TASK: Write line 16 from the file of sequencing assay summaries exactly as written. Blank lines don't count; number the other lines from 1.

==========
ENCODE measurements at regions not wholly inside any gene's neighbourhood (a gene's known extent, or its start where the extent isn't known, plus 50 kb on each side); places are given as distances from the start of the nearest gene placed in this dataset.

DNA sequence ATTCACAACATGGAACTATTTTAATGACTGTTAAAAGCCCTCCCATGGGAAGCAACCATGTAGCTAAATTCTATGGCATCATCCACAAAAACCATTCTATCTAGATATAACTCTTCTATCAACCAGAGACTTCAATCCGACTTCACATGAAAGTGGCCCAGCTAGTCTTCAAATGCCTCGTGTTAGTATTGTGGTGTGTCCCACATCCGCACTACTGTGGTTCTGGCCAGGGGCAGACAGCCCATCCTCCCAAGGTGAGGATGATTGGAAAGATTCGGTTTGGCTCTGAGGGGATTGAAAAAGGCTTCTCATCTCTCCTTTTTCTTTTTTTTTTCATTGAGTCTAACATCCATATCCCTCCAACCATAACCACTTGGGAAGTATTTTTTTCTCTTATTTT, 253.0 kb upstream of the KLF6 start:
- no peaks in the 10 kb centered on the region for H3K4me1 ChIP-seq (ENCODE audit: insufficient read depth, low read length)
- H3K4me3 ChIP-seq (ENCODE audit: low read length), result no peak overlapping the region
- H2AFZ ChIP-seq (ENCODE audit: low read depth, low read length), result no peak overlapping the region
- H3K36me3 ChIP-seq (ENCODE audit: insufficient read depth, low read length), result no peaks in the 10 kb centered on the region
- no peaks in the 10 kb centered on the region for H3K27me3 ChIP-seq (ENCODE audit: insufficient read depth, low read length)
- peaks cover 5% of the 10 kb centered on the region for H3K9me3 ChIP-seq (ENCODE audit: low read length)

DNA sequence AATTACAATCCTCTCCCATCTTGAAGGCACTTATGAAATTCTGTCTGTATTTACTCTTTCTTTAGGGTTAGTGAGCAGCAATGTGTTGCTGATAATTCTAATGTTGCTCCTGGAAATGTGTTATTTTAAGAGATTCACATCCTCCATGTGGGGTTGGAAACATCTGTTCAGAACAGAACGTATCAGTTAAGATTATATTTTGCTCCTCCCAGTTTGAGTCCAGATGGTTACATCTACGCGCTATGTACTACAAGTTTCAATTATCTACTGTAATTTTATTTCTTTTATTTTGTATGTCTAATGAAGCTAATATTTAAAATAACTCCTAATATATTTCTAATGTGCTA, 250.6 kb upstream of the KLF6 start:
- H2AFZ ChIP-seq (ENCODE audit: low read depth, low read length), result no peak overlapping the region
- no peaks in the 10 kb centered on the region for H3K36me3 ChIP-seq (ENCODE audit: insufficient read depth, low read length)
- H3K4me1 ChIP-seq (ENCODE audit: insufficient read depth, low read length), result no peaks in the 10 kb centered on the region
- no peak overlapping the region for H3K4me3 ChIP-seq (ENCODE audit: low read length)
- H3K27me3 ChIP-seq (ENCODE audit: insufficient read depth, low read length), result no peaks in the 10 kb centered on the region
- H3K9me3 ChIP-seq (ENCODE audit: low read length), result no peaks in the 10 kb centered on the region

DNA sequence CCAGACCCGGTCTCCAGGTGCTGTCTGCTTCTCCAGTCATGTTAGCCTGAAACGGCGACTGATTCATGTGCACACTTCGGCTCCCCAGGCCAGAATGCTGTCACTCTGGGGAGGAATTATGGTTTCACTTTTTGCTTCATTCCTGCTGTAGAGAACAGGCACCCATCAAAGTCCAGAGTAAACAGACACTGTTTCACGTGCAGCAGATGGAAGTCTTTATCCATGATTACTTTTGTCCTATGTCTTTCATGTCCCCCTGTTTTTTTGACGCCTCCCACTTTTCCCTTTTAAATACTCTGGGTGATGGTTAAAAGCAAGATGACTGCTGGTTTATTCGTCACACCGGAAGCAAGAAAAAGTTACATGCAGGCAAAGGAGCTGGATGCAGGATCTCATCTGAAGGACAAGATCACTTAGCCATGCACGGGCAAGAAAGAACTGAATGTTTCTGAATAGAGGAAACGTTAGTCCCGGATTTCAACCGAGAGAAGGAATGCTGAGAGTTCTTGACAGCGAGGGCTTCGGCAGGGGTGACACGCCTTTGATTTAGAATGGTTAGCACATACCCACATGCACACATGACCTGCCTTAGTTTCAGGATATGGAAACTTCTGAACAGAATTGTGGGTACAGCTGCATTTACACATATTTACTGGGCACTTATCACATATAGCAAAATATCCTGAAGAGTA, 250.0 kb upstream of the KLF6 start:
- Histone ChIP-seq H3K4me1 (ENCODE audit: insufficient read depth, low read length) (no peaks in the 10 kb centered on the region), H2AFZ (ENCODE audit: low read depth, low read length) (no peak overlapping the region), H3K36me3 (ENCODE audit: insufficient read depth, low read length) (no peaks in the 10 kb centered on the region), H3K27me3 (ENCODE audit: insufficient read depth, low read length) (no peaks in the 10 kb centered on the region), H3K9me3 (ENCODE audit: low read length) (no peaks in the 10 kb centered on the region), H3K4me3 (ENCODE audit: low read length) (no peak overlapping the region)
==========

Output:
DNA sequence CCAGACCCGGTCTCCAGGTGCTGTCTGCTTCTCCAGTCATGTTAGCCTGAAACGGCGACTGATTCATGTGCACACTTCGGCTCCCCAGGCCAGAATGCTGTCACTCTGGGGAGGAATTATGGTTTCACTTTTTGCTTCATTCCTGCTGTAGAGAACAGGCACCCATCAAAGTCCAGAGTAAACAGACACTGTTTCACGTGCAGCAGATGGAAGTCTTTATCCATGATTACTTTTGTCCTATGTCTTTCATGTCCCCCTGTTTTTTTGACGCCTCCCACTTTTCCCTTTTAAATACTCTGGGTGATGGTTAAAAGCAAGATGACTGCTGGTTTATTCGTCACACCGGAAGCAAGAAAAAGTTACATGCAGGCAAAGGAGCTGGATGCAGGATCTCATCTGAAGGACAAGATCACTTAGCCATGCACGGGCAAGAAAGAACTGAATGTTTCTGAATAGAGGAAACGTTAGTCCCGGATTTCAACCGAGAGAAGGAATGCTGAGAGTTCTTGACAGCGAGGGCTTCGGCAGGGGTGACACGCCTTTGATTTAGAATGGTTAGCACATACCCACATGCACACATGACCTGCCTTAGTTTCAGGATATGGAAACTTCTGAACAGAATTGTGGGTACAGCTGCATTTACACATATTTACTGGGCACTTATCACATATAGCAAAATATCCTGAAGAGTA, 250.0 kb upstream of the KLF6 start: